The Nigerian Senate is defending a bill critics claim will clamp down on free speech, especially for social media users. The proposed law would allow for heavy sanctions against people who "falsely" criticize public officials or institutions, Nigerian newspaper the Premium Times reported.

The bill was sponsored by Bala Ibn Na’allah, a member of the ruling All Progressives Congress from Kebbi State, and has been widely panned for potentially limiting free speech and for allowing critics of lawmakers to be targeted. Lawmakers have said the bill is aimed at prohibiting "frivolous petitions" demanding investigations and stopping falsehoods, Quartz reported.

If the bill is passed, it would require critics accompany any future petitions with court affidavits, and if petitions were proved false, the offender could face jail time or a fine as high as $20,000, Quartz reported. Human Rights Watch, which said fines could be as high as $25,ooo and jail terms as long as seven years, has condemned the bill.

The bill also targets social media. Posts deemed abusive or intended to position the public against officials could land an offender jail time or a fine of $10,000. The Premium Times reported the social media section of the bill reads: "Where any person through text message, tweets, WhatsApp or through any social media posts any abusive statement knowing same to be false with intent to set the public against any person and group of persons, an institution of government or such other bodies established by law shall be guilty of an [offense] and upon conviction, shall be liable to an imprisonment for two years or a fine of N2,000,000.00 [$10,000] or both fine and imprisonment.”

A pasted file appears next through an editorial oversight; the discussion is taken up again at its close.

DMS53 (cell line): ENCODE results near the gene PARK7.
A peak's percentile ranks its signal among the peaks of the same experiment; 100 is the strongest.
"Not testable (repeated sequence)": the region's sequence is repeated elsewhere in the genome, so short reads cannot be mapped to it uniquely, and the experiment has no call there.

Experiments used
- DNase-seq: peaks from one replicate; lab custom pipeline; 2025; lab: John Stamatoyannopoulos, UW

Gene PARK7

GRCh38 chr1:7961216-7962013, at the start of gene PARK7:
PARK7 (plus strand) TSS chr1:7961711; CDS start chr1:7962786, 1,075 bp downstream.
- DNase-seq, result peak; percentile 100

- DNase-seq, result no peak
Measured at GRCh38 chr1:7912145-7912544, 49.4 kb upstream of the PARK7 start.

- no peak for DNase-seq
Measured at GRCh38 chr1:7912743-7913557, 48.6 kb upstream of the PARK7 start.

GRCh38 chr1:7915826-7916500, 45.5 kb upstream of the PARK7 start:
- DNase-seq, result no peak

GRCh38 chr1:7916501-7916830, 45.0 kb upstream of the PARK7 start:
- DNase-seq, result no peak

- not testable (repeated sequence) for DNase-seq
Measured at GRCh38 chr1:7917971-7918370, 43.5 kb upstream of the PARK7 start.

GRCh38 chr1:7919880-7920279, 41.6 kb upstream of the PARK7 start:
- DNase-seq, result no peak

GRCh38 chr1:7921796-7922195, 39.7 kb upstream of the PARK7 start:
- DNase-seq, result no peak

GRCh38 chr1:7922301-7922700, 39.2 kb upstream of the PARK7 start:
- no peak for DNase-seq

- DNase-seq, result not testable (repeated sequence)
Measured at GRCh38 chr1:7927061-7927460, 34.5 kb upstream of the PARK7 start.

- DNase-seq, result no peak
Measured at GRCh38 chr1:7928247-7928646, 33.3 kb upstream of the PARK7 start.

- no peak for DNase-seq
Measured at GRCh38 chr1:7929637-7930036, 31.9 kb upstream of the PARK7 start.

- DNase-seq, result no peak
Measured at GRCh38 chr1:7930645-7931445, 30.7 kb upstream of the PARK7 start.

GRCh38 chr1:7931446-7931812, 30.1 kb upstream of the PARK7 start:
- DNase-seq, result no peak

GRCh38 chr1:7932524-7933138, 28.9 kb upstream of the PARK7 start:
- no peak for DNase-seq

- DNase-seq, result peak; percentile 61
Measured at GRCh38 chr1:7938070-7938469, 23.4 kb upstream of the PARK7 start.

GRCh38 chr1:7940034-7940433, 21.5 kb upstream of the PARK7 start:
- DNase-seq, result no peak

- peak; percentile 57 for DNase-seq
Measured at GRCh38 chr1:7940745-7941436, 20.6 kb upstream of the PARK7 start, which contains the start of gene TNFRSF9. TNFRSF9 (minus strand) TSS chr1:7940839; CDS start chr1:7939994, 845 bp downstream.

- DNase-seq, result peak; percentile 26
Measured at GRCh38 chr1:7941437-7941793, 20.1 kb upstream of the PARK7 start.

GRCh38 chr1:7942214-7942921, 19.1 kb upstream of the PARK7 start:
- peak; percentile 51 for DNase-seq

Social media has become increasingly important among Nigerians, especially young people, who are politically active. The #OccupyNigeria movement in 2012, which sprung out of suddenly trebled gas prices, began online and grew into street protests.

The bill also has sections that would allow for fines against newspapers and other media outlets. The lawmakers said many stories published about them were untrue and damaging. During the debate of the bill, the Senate spoke out against what it said Thursday were untrue stories. 

“We all support freedom of speech but as a Senate we should not be blackmailed," Senate President Bukola Saraki said. “You can’t write false stories just because it is social media.”

The proposed bill has moved through the Senate quickly, going through two readings in two weeks. In response to the bill, users on social media have begun using the hashtag #NoToSocial Media Bill to opposed the proposed law.